Leadership is all about – making a difference in the lives of others
Most managers have good intentions – they want to be known as a developmental manager, but there’s often a huge gap between the “should do” and the “do.” In many cases, managers just don’t know how.
1. Start with yourself.
Before you can credibly and effectively develop others, you should develop yourself first, if not you’ll come across as an arrogant hypocrite who looks at development as being needed for everyone else, but not yourself. Shaping behavior starts with role modeling – and it also helps you learn how to get good at development.
2. Establish a foundation of trust and mutual respect.
Employees need to know that a development discussion isn’t just a sneaky way to get an employee to admit their weaknesses.
2.1. Don’t over commit and do keep your promises. Being seen as unreliable is a form of mistrust. Don’t promise or commit to something unless you know you can honor the commitment. Then, follow through. Do what you say you’re going to do.
2.2 Keep confidences. Being seen as someone who can't keep a secret is another cause of mistrust. However, as a manager, don’t promise confidentiality if you aren’t sure if you can or should keep the information from others (i.e., performance, legal, ethical issues).
2.3 Admit your mistakes. Admitting your mistakes (or weaknesses) shows vulnerability, humility, and accountability. Don’t look for someone else to blame. Learn from your mistake, don’t dwell on it, and move on.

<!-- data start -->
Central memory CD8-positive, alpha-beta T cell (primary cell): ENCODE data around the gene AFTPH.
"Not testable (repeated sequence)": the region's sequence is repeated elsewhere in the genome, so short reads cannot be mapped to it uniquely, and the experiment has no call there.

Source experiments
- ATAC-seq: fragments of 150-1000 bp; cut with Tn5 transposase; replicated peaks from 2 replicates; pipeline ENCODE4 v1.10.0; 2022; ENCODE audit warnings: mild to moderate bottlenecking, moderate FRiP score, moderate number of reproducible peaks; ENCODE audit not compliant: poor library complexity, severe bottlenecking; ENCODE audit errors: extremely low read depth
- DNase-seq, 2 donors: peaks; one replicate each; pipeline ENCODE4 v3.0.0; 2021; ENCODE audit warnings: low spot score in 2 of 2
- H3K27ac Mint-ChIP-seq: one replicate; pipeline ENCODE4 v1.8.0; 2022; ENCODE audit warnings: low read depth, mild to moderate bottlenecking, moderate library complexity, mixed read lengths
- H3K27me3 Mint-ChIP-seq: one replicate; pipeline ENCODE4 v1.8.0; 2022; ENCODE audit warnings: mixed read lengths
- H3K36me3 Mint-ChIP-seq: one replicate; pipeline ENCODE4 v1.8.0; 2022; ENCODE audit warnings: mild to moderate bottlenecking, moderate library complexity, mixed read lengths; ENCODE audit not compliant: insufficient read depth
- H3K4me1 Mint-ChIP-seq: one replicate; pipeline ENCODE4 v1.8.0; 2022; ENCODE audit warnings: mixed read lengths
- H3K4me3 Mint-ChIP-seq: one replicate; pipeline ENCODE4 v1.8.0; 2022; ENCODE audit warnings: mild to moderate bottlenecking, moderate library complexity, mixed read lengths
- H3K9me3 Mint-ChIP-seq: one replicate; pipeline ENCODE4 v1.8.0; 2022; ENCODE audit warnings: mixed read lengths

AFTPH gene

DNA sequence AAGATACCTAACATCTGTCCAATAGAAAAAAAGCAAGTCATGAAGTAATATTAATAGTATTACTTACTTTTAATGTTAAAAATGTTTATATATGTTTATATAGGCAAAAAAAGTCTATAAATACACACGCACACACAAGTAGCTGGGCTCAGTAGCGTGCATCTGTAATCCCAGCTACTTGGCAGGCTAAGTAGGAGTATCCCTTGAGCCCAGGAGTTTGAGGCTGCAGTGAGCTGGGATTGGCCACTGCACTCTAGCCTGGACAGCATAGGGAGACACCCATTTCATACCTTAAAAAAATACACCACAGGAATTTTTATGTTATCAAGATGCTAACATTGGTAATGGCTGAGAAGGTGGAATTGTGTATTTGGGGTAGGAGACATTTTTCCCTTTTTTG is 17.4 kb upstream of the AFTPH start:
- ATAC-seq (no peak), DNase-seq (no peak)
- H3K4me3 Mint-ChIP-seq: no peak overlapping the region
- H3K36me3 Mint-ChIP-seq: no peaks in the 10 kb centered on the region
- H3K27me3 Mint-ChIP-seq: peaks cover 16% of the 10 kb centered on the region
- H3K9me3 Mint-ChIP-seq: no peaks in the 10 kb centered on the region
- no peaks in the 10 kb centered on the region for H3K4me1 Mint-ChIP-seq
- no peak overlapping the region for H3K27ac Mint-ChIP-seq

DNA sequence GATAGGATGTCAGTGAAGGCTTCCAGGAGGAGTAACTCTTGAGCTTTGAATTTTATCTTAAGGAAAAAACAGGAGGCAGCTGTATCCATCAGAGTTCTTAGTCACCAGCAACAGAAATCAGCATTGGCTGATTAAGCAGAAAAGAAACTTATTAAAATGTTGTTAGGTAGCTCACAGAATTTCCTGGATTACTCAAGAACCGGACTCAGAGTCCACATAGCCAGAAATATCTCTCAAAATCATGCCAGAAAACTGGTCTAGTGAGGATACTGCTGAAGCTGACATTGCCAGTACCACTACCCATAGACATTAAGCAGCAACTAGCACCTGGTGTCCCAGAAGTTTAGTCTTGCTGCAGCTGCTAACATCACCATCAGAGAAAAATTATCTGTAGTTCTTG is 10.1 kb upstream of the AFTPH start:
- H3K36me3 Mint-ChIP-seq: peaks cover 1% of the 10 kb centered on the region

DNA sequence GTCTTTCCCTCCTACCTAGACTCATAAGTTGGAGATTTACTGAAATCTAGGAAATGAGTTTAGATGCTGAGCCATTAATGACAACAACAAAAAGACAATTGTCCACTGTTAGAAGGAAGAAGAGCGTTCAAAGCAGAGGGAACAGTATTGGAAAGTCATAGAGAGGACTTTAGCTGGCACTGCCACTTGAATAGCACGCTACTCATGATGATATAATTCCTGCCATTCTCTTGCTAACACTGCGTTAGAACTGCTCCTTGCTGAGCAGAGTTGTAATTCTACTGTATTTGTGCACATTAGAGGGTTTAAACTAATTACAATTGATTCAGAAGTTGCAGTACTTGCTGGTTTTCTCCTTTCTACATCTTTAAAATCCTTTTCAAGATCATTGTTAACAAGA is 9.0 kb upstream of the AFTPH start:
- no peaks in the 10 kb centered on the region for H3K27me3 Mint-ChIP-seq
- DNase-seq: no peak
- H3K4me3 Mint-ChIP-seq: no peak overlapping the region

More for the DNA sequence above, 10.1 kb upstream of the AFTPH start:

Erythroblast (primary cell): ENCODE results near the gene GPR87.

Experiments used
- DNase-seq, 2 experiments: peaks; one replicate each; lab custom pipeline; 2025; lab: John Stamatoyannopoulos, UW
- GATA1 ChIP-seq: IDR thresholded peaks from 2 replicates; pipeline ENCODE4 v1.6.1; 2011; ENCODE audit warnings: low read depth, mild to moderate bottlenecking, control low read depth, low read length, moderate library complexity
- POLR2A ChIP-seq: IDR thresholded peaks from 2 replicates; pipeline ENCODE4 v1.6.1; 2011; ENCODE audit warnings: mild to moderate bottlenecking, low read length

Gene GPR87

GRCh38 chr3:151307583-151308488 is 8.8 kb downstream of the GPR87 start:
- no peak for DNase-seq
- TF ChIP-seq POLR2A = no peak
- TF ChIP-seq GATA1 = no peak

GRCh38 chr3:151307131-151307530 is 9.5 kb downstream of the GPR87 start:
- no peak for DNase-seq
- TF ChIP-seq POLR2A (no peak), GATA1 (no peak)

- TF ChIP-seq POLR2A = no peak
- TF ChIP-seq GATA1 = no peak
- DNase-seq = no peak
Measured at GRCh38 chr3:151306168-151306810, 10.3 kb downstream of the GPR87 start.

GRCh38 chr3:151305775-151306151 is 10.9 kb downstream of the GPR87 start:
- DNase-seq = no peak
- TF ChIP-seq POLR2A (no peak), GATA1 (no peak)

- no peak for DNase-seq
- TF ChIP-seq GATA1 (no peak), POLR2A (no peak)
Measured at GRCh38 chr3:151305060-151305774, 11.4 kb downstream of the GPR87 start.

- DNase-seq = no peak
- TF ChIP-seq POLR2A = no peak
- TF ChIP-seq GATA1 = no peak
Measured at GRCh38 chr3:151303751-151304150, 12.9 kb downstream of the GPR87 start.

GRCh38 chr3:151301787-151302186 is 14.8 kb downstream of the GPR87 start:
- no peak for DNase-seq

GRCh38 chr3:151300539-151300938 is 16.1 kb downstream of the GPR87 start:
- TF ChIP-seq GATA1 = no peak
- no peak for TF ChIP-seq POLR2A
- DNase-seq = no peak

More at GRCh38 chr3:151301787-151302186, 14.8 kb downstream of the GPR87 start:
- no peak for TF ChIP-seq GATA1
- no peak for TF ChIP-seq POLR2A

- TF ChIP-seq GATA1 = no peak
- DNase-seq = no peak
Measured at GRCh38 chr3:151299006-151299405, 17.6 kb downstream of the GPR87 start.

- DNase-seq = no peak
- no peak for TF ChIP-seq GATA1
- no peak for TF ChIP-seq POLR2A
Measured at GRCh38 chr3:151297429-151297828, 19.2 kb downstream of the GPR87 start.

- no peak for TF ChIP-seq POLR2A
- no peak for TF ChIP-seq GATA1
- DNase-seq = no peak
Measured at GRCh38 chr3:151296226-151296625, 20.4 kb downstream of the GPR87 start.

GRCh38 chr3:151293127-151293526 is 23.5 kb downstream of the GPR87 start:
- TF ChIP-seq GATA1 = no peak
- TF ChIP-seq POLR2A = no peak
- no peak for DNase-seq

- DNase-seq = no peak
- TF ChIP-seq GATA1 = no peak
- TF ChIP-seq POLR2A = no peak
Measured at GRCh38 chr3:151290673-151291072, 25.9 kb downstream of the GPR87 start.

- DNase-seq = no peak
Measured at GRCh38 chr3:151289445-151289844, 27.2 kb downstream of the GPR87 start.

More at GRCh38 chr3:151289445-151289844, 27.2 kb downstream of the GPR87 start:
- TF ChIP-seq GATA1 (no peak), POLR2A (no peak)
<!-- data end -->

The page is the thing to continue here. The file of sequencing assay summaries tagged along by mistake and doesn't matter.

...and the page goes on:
2.4. Get feedback. While it’s a tough pill to swallow, awareness that your employees don’t trust you is the first step to recovery. A lack of trust can mean many things, and getting specific feedback is a way to diagnose the problem and take the right corrective actions.
2.5. Share credit and acknowledge the contributions of others. Be an advocate for other’s ideas, especially your peers. Being seen as “stealing” one of your employee’s innovative ideas is a trust deal-breaker!
2.6. Don’t do anything “newsworthy”. That is, don’t do anything that you wouldn’t feel comfortable reading about in the newspaper the next day. Your character as a leader is defined by the decisions you make while no one is watching.
2.7. Don’t gossip. Don’t talk about others behind their backs, unless it’s something positive. If you do, others will assume you’re doing the same to them. And if you say something positive, you can assume it will get back to them.
2.8. Share information. Leaders often keep people in the dark about where they are going or what they are planning. In the absence of good information, people draw their own conclusions. Guesswork is a shaky foundation of trust. Give people consistent updates, status reports, and explain the reasons for your decisions.
2.9. Get to know people, develop relationships. If you take the time to get to know others and share information about yourself, people will be less likely to question your motives and give you the benefit of the doubt.
2.10. Make sure your message is consistent. Leadership starts with a clear and consistent vision, goals, and values. Don’t say different things to different audiences, in an attempt to please everyone. And if you change your mind about something, explain why your opinion has changed.
2.11. Be a straight-shooter. When asked a question, give a complete, direct answer – no smoke and mirrors. If you don’t have the answer, don’t fake it.
2.12. Trust your employees. As a leader, it’s not your employee’s responsibility to “earn” your trust. You assume your employees are trustworthy and treat them like you trust them. Your employees will be more willing to trust you if they know you trust them.
3. Turn your weekly meetings into learning opportunities.
Development isn’t a once or twice a year event, or something you send your employees to HR or a training class.
4. Ask questions.
Coaching questions force the employee to think and figure it out for himself or herself.